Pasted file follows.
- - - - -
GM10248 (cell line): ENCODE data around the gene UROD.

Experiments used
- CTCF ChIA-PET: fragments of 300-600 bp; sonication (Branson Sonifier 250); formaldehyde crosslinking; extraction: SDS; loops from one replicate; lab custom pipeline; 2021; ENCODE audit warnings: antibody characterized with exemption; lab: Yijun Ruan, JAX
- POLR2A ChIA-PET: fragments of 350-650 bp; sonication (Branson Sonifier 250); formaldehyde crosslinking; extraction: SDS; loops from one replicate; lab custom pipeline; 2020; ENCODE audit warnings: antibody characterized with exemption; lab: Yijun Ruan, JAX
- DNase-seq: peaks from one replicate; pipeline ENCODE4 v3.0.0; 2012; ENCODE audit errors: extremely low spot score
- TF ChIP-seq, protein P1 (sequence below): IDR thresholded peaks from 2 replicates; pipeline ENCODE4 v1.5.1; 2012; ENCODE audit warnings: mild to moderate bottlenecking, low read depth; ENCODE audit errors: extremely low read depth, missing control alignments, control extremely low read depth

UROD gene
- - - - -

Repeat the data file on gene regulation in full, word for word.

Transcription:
GM10248 (cell line): ENCODE data around the gene UROD.

Experiments used
- CTCF ChIA-PET: fragments of 300-600 bp; sonication (Branson Sonifier 250); formaldehyde crosslinking; extraction: SDS; loops from one replicate; lab custom pipeline; 2021; ENCODE audit warnings: antibody characterized with exemption; lab: Yijun Ruan, JAX
- POLR2A ChIA-PET: fragments of 350-650 bp; sonication (Branson Sonifier 250); formaldehyde crosslinking; extraction: SDS; loops from one replicate; lab custom pipeline; 2020; ENCODE audit warnings: antibody characterized with exemption; lab: Yijun Ruan, JAX
- DNase-seq: peaks from one replicate; pipeline ENCODE4 v3.0.0; 2012; ENCODE audit errors: extremely low spot score
- TF ChIP-seq, protein P1 (sequence below): IDR thresholded peaks from 2 replicates; pipeline ENCODE4 v1.5.1; 2012; ENCODE audit warnings: mild to moderate bottlenecking, low read depth; ENCODE audit errors: extremely low read depth, missing control alignments, control extremely low read depth

UROD gene